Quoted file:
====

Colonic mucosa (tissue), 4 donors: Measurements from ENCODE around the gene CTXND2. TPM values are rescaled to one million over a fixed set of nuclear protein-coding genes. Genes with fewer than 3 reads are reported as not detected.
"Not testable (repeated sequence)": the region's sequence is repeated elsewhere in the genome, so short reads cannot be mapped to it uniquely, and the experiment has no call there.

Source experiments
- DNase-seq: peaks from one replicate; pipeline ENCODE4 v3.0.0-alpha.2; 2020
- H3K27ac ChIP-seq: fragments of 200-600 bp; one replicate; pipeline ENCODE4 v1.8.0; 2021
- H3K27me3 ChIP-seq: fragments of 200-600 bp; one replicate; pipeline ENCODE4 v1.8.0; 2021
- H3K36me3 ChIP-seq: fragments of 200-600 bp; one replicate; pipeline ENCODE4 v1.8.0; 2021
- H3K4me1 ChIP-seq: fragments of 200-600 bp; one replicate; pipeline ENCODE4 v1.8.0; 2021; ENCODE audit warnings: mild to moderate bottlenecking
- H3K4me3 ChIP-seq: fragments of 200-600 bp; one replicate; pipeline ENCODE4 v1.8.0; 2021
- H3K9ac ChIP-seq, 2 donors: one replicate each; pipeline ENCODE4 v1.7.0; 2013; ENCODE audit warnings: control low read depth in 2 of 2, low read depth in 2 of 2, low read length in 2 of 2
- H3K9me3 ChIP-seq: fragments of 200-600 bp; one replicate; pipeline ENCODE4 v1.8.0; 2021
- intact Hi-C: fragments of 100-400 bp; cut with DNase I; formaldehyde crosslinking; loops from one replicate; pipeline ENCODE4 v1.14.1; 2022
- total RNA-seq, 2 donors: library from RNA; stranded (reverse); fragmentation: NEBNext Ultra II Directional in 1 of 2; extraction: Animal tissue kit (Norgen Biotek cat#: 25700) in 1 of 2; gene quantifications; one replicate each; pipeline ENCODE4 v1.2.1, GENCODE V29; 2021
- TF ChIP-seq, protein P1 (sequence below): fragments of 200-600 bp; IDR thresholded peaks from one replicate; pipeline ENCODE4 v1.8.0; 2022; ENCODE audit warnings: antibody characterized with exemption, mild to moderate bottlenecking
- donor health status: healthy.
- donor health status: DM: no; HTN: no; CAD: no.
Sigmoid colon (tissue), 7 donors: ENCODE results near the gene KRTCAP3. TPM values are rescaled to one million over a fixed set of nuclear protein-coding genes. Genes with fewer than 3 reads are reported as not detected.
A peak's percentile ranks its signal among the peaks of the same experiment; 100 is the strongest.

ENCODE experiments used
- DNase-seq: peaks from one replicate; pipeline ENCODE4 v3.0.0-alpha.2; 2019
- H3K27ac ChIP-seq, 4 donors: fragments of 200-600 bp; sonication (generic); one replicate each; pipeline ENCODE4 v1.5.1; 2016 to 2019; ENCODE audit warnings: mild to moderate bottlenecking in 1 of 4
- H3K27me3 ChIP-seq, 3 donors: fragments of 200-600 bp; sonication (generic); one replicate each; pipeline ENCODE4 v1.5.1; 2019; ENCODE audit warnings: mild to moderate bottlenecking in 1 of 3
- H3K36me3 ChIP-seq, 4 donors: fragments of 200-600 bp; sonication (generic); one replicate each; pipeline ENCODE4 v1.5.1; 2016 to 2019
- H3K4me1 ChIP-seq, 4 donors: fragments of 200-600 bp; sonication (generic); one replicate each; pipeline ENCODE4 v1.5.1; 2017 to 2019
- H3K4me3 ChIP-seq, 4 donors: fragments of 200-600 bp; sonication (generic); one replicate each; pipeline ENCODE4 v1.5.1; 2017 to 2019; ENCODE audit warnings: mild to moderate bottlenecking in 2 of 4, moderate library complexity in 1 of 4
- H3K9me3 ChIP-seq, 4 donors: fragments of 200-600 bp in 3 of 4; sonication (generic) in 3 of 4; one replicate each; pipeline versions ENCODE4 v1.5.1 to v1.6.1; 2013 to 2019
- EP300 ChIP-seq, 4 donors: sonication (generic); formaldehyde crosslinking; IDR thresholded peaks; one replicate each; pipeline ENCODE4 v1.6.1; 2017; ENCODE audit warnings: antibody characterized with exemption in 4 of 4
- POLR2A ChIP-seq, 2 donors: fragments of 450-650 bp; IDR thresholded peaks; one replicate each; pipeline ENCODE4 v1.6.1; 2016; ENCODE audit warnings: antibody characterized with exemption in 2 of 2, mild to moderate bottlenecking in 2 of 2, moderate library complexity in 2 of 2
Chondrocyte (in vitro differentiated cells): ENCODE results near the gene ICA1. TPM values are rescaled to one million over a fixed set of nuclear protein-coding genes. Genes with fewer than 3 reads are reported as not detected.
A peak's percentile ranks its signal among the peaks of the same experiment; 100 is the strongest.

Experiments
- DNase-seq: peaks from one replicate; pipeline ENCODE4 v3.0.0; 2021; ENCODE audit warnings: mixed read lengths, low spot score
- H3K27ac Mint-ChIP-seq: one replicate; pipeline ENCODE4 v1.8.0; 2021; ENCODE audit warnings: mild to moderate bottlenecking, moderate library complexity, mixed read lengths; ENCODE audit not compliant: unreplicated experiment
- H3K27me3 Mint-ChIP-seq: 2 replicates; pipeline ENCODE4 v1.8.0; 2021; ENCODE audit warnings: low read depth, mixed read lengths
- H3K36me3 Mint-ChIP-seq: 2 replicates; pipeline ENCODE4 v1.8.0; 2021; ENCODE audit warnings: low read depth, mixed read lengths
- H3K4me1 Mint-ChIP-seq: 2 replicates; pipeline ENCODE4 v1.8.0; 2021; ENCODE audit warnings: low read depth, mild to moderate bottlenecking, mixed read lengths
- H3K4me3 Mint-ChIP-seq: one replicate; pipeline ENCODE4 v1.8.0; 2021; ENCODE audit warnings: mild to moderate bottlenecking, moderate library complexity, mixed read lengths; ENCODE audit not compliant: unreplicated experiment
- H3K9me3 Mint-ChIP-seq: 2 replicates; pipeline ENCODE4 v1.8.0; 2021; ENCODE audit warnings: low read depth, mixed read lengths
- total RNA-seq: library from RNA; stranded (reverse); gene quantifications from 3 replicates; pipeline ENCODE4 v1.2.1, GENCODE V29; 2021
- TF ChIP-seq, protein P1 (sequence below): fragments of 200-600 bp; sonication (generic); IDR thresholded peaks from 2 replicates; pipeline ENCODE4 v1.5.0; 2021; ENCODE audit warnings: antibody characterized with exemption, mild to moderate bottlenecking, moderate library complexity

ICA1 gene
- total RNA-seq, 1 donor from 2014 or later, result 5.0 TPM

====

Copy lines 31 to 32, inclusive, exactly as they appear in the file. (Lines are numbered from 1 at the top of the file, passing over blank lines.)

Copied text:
Experiments
- DNase-seq: peaks from one replicate; pipeline ENCODE4 v3.0.0; 2021; ENCODE audit warnings: mixed read lengths, low spot score